In Europe, the Middle Ages were a time of few advancements and many superstitions in herbal lore. In an era that witnessed Druid rituals and the practice of witchcraft, herbs played a major role in daily life, even if their uses often were informed by fantasy and imagination rather than scientific experimentation. Nearly every tree, bush, or root in the forest was believed to have some sort of magical power.
For instance, the elder tree (Sambucus nigra) was considered sacred in Germany and Denmark, particularly among gypsies, who believed that if a cradle was made from its wood, the Hylde Moer, or Elder Mother, would strangle the baby in revenge. Pagan fertility rituals in Britain coincided with the annual first bloom of midland hawthorn, or mayflower (Crataegus laevigata). On May Day, celebrants would go “a-maying”—they would crown a May Queen with wreaths of hawthorn in the hope that a bountiful harvest would follow.
The folklore surrounding European mistletoe (Viscum album) was especially colorful. Druids in Britain and Gaul (France) carried branches of mistletoe to celebrate the New Year, and since mistletoe could only be cut during a certain phase of the moon and with a sacred golden knife, these branches were known as golden boughs. Germans thought that mistletoe gave people the power to see ghosts. The Norse believed the plant was banished to the treetops because a Norse god had been killed by a mistletoe dart, and people meeting beneath a mistletoe branch were required to kiss to compensate for the god’s death.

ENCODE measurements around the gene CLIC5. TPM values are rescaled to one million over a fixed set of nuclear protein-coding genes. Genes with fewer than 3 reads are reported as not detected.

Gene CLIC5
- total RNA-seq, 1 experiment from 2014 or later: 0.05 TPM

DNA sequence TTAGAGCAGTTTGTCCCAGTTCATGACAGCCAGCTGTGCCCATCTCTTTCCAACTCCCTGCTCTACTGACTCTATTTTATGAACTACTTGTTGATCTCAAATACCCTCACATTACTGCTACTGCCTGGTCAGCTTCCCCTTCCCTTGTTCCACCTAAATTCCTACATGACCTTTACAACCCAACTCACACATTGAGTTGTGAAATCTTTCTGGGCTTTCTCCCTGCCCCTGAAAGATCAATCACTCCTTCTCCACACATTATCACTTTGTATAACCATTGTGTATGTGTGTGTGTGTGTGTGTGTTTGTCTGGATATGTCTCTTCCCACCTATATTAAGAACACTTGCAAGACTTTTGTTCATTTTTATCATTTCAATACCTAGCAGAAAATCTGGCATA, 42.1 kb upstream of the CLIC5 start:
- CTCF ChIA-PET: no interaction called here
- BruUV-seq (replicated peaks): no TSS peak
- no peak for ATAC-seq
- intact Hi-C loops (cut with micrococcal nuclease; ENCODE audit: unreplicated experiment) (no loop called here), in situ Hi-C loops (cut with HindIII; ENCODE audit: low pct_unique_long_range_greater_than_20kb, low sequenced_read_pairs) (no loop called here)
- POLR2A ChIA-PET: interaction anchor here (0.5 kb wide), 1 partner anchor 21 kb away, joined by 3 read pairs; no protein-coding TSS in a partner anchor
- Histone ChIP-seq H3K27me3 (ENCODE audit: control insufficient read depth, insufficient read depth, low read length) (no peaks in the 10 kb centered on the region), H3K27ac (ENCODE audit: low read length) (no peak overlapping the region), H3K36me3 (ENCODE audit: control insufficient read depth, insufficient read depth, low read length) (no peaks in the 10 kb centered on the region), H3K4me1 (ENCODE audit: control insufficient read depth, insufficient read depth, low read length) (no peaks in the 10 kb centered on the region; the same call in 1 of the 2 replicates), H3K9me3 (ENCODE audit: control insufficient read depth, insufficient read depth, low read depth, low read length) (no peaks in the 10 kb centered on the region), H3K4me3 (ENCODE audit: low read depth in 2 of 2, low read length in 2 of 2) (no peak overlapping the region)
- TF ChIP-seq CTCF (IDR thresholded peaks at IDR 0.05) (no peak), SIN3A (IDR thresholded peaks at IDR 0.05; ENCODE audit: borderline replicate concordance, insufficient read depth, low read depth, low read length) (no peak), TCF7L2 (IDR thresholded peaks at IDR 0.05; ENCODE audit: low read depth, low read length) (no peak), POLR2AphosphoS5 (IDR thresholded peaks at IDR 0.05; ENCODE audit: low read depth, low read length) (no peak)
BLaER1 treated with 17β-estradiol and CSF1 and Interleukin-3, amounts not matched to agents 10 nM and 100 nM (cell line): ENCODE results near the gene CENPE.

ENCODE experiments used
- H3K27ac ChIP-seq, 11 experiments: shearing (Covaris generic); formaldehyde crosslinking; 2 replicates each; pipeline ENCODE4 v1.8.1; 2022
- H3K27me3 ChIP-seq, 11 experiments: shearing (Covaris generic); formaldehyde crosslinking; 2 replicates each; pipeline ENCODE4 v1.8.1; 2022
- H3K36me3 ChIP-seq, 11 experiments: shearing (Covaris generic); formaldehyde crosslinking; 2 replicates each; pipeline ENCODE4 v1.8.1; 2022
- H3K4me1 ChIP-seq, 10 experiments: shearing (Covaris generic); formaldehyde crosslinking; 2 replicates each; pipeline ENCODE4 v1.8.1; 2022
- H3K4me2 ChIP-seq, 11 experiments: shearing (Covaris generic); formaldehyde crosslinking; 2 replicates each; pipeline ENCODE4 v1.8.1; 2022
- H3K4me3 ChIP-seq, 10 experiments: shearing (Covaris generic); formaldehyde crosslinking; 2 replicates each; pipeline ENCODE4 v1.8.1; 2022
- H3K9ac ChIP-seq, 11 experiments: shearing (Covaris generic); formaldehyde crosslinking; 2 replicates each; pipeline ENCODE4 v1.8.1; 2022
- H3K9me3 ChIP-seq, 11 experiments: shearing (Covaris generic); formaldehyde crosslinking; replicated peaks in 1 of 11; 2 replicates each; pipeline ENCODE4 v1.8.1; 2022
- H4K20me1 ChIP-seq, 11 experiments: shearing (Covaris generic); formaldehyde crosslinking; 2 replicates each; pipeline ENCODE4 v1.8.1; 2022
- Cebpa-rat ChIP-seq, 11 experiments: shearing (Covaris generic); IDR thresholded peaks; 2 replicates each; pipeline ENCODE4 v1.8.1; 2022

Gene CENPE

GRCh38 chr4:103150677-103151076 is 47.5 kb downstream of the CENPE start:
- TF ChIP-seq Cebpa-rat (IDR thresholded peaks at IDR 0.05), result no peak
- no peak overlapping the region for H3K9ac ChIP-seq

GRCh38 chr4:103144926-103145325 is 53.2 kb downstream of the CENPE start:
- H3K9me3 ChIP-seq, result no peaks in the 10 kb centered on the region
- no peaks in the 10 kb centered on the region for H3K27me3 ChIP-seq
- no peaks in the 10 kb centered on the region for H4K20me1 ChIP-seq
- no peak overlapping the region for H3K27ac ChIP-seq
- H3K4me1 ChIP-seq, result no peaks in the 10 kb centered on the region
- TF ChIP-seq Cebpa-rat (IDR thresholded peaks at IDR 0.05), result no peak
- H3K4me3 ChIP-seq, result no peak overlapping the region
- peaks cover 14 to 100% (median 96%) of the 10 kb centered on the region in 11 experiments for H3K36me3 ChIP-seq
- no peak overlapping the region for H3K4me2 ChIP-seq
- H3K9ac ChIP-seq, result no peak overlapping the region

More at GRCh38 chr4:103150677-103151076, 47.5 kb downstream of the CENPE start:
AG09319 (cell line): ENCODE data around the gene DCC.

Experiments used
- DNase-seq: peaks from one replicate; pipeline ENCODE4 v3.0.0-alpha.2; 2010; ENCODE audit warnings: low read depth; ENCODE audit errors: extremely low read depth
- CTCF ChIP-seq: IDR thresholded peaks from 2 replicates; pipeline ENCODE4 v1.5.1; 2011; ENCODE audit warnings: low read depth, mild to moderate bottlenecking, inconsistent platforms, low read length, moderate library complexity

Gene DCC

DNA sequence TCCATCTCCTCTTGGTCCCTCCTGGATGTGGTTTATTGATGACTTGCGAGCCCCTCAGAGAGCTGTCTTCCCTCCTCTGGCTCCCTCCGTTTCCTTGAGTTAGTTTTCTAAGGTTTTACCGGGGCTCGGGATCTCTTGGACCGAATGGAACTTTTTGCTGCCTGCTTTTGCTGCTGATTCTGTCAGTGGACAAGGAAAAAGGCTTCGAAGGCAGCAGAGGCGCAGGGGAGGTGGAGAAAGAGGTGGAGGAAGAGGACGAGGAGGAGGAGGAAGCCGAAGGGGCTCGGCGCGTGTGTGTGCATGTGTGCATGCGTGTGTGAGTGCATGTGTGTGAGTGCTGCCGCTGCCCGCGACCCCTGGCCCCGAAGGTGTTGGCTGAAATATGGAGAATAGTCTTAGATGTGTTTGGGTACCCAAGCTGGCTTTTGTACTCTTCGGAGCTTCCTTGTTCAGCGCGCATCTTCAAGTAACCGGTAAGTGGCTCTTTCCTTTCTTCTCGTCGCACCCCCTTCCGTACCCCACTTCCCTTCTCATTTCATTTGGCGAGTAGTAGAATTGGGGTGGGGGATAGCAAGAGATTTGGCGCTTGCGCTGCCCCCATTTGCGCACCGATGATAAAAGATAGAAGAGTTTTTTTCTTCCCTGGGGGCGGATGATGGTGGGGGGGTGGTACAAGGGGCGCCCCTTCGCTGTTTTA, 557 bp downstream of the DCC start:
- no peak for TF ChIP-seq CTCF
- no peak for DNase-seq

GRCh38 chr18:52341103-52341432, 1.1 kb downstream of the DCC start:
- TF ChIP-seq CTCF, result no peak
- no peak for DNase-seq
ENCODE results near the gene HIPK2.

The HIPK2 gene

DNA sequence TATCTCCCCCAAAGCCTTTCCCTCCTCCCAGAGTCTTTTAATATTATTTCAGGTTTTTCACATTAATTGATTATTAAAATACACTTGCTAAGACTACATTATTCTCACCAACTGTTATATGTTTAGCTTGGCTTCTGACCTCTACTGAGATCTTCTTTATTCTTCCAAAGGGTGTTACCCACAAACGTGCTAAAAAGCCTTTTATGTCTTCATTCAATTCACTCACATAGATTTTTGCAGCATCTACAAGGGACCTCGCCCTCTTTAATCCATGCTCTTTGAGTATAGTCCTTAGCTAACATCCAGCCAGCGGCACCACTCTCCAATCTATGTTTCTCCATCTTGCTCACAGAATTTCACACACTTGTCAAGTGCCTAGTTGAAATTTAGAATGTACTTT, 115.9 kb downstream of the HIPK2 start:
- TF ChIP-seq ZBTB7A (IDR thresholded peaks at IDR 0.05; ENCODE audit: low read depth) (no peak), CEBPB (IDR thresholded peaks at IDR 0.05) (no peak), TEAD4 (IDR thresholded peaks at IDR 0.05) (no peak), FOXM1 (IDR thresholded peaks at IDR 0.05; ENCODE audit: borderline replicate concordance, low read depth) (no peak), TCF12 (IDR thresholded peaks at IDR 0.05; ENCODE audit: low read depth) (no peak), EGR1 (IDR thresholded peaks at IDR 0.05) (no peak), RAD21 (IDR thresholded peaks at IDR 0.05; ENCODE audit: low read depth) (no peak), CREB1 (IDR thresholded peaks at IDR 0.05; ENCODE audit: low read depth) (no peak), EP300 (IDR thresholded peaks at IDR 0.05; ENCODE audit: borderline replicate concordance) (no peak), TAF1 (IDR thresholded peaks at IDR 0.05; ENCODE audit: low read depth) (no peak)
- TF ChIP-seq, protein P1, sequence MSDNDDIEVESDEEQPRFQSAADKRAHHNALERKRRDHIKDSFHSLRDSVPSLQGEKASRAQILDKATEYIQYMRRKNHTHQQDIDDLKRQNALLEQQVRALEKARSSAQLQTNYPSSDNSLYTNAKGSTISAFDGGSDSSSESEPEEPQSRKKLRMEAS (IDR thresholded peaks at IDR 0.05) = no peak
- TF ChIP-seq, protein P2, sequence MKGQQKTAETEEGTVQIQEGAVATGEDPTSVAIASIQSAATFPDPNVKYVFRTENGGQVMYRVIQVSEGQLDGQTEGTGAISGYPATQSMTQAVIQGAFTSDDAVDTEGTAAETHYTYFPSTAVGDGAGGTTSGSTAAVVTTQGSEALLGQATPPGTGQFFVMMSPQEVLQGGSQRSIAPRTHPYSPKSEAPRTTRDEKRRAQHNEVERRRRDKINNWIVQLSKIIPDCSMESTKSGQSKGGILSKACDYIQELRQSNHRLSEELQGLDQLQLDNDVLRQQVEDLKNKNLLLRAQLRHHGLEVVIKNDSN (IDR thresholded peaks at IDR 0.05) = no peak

Mandrake (Mandragora officinarum) was believed to have even more fantastic powers. European practitioners of witchcraft believed mandrake enabled them to fly. In fact, when the plant is rubbed against the skin or crushed and inhaled, it has an intoxicating effect that could evoke a feeling of flying! This is due to the presence of powerful and potentially toxic tropane alkaloids that produce hallucinations. Because mandrake root resembles a human figure, many believed it would make a shrieking sound when pulled from the ground. They feared that anyone who heard the shriek would die instantly, so they often harvested the plant by tying a dog to it, then calling to the dog from a safe distance. The 1st-century historian Josephus provided precise directions for harvesting mandrake, noting that the dog pulling it up would die “instead of his master.”